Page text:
Here are some insights into how mushroom therapy is developing in terms of the treatment of common mental health issues.
Depression and PTSD
Depression is one of the most common mental health conditions affecting people from all walks of life. It is often triggered by social factors or a chemical imbalance in the brain. Whatever the reason might be, psychedelic mushrooms might hold the solution.
This Berkeley Foundation study is considered a landmark one because it is the first to provide clinical evidence that psilocybin can play a role in the treatment of depression. In particular, they were able to demonstrate that the chemical compound psilocybin is able to ‘rest’ the circuits in the brain that is causing depression and its symptoms. In particular, it targets the brain region responsible for processing stress and fear. Psilocybin enhances the response of that particular brain region when it comes to a negative stimulus, particularly dampening negative emotional response.
This same effect is also the reason why mushroom therapy is also recommended for treatment of PTSD – or the type of depression associated with certain traumatic events in one’s life. By resetting the brain, it helps to overcome the depressive feelings associated with certain triggers.
For a long time, psilocybin has been recommended for terminally ill cancer patients. The effects of psilocybin helped to alleviate anxiety that is associated with their condition, especially following a treatment. Hence, it comes as no surprise that it is being looked at as a potential treatment approach against anxiety.
Research studies that support treatment of anxiety with psychedelic mushrooms detailed that the human brain has levels of neuroplasticity that adapt and change according to various experiences in life. By altering that part of the brain, you can also eliminate potential triggers of negative emotions and thoughts.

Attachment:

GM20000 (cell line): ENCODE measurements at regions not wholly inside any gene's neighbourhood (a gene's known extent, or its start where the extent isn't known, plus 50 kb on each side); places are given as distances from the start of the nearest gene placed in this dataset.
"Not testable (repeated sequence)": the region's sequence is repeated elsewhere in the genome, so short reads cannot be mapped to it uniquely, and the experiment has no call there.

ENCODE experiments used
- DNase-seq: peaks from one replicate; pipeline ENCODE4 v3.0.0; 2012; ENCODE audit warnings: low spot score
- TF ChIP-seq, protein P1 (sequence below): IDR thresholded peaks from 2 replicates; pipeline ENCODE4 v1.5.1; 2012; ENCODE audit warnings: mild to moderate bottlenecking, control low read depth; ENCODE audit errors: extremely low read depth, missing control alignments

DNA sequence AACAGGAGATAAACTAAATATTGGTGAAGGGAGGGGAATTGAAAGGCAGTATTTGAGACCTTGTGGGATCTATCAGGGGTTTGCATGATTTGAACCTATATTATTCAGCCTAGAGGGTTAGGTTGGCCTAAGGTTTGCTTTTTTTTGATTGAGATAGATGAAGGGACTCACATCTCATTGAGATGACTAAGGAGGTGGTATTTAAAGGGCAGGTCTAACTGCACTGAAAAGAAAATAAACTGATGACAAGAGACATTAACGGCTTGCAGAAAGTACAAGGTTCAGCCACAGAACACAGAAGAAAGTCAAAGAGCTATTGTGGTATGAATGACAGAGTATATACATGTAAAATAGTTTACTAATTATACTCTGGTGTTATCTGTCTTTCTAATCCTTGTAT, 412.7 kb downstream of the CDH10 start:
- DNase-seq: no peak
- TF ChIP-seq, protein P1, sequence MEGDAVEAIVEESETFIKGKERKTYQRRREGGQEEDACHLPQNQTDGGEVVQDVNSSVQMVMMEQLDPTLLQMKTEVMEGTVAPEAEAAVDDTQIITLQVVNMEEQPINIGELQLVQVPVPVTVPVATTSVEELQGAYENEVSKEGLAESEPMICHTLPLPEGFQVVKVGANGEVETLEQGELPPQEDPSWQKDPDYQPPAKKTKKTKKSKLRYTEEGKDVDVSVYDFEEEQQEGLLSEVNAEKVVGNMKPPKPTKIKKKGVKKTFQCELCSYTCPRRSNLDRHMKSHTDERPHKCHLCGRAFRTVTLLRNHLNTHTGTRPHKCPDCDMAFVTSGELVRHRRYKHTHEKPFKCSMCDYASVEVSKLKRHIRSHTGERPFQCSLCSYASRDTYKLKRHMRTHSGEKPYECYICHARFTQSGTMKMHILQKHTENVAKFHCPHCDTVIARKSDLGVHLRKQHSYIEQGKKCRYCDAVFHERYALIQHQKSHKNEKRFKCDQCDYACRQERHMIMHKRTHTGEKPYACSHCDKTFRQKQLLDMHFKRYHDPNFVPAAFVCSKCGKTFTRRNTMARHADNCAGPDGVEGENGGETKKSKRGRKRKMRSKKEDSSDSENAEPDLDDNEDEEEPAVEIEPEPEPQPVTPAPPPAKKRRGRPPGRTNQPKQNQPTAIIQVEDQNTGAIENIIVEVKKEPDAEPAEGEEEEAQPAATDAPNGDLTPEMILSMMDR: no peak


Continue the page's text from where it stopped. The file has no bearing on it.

The processing of emotions is closely linked to the structures in the brain known as the limbic system. Patients who suffer from emotional instability can largely benefit from psilocybin present in magic mushrooms because it targets the amygdala, which is the central region in the brain responsible for processing emotions like anxiety and fear.
If this region of the brain is imbalanced, it can result in the development of anxiety and emotional instability. But with psilocybin providing mood-enhancing benefits to this part of the brain, it can also help a patient better regulate their emotions. It is directly linked to heightened mood and emotional stability.
While there is a lingering fear within the medical community about the potential for abuse by consuming psychedelic mushrooms, there is also another promising aspect to it: a potential cure for addiction.
The idea of using mushroom therapy against addiction is backed by strong research findings. In a study conducted by University of Alabama-Birmingham, those who’ve undergone psilocybin treatment experienced up to 80% abstinence rate for up to 6 months after ongoing such treatment. This is impressive given the 15-30% abstinence rate experienced by patients undergoing current treatment methods for addiction.
Psychedelic therapy is still a long ways off from being the go-to treatment option for those suffering from mental health problems. However, seeing the growing body of research studies is promising; mental health experts look at it as a viable option so they are willing to spend time and resources to evaluate its effectiveness.